Matching Items (3)

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Recycling valuable materials from crystalline-Si solar modules

Description

A major obstacle to sustainable solar technologies is end-of-life solar modules. In this thesis, a recycling process is proposed for crystalline-Si solar modules. It is a three-step process to break

A major obstacle to sustainable solar technologies is end-of-life solar modules. In this thesis, a recycling process is proposed for crystalline-Si solar modules. It is a three-step process to break down Si modules and recover various materials. Over 95% of a module by weight can be recovered with this process. Two new technologies are demonstrated to enable the proposed recycling process. One is sequential electrowinning which allows multiple metals to be recovered one by one from Si modules, Ag, Pb, Sn and Cu. The other is sheet resistance monitoring by the 4-point probe which maximizes the amount of solar-grade Si recovered from Si modules with high throughput. The purity of the recovered metals is above 99% and the recovery rate can achieve between 70~80%. The recovered Si meets the specifications for solar-grade Si and at least 91% of Si from c-Si solar cells can be recovered. The recovered Si and metals are new feedstocks to the solar industry and generate over $12/module in revenue. This revenue enables a profitable recycling business for Si modules without any government support. The chemicals for recycling are carefully selected to minimize their environmental impact and also the cost. A network for collecting end-of-life solar modules is proposed based on the current distribution network for solar modules to contain the collection cost. As a result, the proposed recycling process for c-Si modules is technically, environmentally and financially sustainable.

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Created

Date Created
  • 2018

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An anticipatory-lifecycle approach towards increasing the environmental gains from photovoltaic systems through improved manufacturing and recycling

Description

Photovoltaics (PV) is an environmentally promising technology to meet climate goals and transition away from greenhouse-gas (GHG) intensive sources of electricity. The dominant approach to improve the environmental gains from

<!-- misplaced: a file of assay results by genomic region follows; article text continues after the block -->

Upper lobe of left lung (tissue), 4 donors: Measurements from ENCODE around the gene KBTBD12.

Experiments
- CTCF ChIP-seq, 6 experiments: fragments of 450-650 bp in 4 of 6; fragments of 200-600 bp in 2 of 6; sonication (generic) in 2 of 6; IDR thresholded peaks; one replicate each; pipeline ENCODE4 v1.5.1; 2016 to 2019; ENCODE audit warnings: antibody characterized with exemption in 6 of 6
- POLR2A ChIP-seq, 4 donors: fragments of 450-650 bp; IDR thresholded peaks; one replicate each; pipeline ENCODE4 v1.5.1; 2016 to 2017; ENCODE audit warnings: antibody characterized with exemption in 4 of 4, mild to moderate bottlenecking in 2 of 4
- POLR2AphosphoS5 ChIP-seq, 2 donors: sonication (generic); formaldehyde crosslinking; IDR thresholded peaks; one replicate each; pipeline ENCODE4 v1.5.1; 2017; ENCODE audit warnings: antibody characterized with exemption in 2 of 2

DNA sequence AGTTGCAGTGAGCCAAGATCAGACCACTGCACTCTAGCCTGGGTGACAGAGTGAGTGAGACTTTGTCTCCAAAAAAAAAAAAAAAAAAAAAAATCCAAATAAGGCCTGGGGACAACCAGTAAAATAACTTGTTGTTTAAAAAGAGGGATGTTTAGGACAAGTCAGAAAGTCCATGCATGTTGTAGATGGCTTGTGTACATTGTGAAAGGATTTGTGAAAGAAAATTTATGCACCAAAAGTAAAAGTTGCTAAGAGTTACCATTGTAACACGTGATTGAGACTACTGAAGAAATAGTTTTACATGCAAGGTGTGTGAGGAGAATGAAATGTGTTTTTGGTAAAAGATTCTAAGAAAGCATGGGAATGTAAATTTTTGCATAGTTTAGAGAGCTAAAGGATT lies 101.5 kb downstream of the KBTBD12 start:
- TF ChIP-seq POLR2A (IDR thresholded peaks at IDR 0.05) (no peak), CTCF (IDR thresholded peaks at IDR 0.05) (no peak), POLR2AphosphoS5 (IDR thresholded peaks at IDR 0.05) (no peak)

Photovoltaics (PV) is an environmentally promising technology to meet climate goals and transition away from greenhouse-gas (GHG) intensive sources of electricity. The dominant approach to improve the environmental gains from PV is increasing the module efficiency and, thereby, the renewable electricity generated during use. While increasing the use-phase environmental benefits, this approach doesn’t address environmentally intensive PV manufacturing and recycling processes.

Lifecycle assessment (LCA), the preferred framework to identify and address environmental hotspots in PV manufacturing and recycling, doesn’t account for time-sensitive climate impact of PV manufacturing GHG emissions and underestimates the climate benefit of manufacturing improvements. Furthermore, LCA is inherently retrospective by relying on inventory data collected from commercial-scale processes that have matured over time and this approach cannot evaluate environmentally promising pilot-scale alternatives based on lab-scale data. Also, prospective-LCAs that rely on hotspot analysis to guide future environmental improvements, (1) don’t account for stake-holder inputs to guide environmental choices in a specific decision context, and (2) may fail in a comparative context where the mutual differences in the environmental impacts of the alternatives and not the environmental hotspots of a particular alternative determine the environmentally preferable alternative